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Scott Howard-Cooper

Like it or not, Wiggins and Parker will be forever linked


Posted Jun 27, 2014 12:08 AM

BROOKLYN, N.Y. -- They were officially linked for NBA eternity Thursday night, the No. 1 pick and the No. 2 pick in proceedings at Barclays Center, now playing about a one-hour plane ride apart, the small forward who left college after one season as a star recruit and the small forward who left college after one season as a star recruit, the product of the basketball cathedral at Kansas and the product of the basketball cathedral at Duke.

Andrew Wiggins, the Jayhawk bound for Cleveland, and Jabari Parker, the Dukie headed to Milwaukee, can deny the connection all they want, and they did. It's done, though. A compare-contrast that will last for years, through Central Division winters and two teams trying to build into playoff regulars, the son of former NBA player Mitchell Wiggins and the son of former NBA player Sonny Parker, one similarity on top of another.

"Good players will always be compared to each other, but I never think of anything as a rivalry," Andrew Wiggins said after becoming the second Canadian in a row to be picked first, following Anthony Bennett to the same Cavaliers in 2013. "I think that's what the media portrays it to be. On the court, [it] doesn't matter who I'm going against, I'm going to go hard. I'm going to go to win and kill. Off the court, we can be friends, but on the court, it's a different story. I'll never treat one person differently on the court. Whoever is guarding me, whoever I'm guarding, I'm just going to win."

No, no rivalry. But it became a storyline destined to be tracked once the Cavaliers made their decision of Wiggins at No. 1 and the Bucks followed by taking Parker, keeping the two best healthy prospects in the Draft, with Joel Embiid needing to come back from two serious injuries, grouped.

Wiggins, described by one executive as having "all the athletic ability of some of the great names that ever played the game"; Parker perhaps headed to power forward in Milwaukee amid questions whether he has the athleticism to play small forward and because the Bucks already have Giannis Antetokounmpo.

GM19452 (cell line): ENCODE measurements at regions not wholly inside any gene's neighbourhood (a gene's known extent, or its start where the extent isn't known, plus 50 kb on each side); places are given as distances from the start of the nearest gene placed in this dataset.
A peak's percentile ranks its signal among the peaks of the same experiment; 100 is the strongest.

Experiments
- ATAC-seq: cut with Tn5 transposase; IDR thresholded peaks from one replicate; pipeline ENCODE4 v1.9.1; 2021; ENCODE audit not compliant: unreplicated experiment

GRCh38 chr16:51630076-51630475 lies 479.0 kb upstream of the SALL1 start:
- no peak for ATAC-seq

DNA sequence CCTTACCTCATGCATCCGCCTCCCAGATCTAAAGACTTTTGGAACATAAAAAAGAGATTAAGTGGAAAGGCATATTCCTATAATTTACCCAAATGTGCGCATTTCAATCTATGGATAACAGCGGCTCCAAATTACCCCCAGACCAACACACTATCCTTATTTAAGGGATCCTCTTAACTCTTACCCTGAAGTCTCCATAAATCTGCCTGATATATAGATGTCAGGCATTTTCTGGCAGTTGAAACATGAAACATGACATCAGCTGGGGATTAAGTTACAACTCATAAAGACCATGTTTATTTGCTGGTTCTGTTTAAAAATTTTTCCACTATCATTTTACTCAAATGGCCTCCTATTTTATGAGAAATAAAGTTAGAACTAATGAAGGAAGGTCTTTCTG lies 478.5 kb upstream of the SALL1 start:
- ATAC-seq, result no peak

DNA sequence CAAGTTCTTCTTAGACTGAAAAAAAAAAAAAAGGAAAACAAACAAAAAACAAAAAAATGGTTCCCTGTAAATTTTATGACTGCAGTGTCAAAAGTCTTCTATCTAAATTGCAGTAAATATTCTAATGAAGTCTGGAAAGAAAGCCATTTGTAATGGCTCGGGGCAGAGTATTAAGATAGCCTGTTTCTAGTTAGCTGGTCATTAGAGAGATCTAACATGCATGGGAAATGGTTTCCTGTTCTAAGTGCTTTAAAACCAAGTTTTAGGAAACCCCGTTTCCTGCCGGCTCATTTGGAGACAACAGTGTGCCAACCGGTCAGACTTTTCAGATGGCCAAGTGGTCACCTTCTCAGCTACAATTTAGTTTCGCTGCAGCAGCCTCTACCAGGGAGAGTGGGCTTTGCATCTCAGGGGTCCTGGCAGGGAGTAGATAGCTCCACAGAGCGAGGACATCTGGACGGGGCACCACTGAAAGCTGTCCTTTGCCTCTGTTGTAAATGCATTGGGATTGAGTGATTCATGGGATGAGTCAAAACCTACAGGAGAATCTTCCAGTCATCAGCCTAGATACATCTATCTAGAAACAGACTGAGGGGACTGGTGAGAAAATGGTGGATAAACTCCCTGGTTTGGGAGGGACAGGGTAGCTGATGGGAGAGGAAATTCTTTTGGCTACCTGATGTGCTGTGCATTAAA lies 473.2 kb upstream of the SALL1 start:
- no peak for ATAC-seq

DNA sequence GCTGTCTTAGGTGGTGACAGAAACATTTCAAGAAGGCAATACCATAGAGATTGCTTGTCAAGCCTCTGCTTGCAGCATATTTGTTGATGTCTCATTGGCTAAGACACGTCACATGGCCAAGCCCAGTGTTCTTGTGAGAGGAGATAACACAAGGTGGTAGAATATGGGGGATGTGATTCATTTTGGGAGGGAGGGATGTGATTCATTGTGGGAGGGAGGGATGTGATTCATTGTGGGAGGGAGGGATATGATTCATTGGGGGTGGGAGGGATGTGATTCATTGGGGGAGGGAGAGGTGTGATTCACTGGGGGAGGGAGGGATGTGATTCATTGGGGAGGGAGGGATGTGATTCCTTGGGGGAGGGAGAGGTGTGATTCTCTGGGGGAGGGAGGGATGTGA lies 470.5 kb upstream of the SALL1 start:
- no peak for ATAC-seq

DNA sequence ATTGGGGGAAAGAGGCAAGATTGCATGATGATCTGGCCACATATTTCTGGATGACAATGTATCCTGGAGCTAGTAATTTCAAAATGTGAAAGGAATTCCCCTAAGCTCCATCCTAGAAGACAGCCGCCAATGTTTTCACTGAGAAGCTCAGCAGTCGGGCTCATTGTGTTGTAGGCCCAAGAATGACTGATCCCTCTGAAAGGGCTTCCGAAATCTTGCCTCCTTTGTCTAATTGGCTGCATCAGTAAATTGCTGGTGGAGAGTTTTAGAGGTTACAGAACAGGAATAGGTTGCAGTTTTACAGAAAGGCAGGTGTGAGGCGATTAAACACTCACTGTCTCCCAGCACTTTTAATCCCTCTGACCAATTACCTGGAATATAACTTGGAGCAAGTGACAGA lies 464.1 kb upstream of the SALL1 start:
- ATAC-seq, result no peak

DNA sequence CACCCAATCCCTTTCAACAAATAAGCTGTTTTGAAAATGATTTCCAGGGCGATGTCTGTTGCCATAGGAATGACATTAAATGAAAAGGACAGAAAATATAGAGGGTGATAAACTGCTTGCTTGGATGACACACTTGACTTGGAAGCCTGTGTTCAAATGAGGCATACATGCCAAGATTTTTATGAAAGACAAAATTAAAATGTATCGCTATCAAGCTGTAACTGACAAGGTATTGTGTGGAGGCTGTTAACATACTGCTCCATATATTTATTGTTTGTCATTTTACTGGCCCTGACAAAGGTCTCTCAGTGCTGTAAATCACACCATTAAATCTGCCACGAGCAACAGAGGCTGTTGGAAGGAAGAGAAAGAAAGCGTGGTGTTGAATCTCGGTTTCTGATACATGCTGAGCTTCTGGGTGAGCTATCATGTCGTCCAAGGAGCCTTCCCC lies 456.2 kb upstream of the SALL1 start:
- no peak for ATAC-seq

Parker as the most NBA-ready of the top prospects, the safer pick; Wiggins with the higher ceiling -- the limitless ceiling -- but not as polished.

The face-to-face contrasts, the way the strength of one is a weakness of the other, makes the link even more compelling moving forward. Plus there is the other similarity both would prefer to leave in college: executives and scouts wondered often in 2013-14 why Wiggins did not seem to play hard all the time and why Parker was not in great shape, both when it was understood they were probably auditioning for pro jobs as a one-and-done, both while at demanding programs that face the scrutiny of some NBA markets.

A friendly rivalry, Parker conceded.

"Yeah," he said. "When we're off the court, we're good friends. But when it's on the court, it's up to us to keep that business going."

He wasn't feeling the historical significance.

"No," Parker said. "Not at all."

That will come. He'll get the million-and-first question in the regular season about the upcoming game against the Cavs, or about going head-to-head with Wiggins, or the parallel careers from have ex-NBA players as oathers to entering college and the pros at the same time, to, of course, being the top two picks on Thursday night.

In the news that will soooooo excite them, it won't be a long wait either -- Milwaukee vs. Cleveland, July 11, Cox Pavilion, UNLV. The first day of the Las Vegas Summer League.

"I think college really prepares you for a level like this, especially a big-time basketball school like Kansas or a Duke or a Kentucky, where you're always under the spotlight," Wiggins said. "You always have to watch your surroundings and watch what you do. You're basically treated like a rock star on campus or wherever you go in that state. I think that really translates to the NBA."

The background should help. The family background may help. More than anything, though, they're in this together. That may have been some vague connection before, but it became official Thursday.

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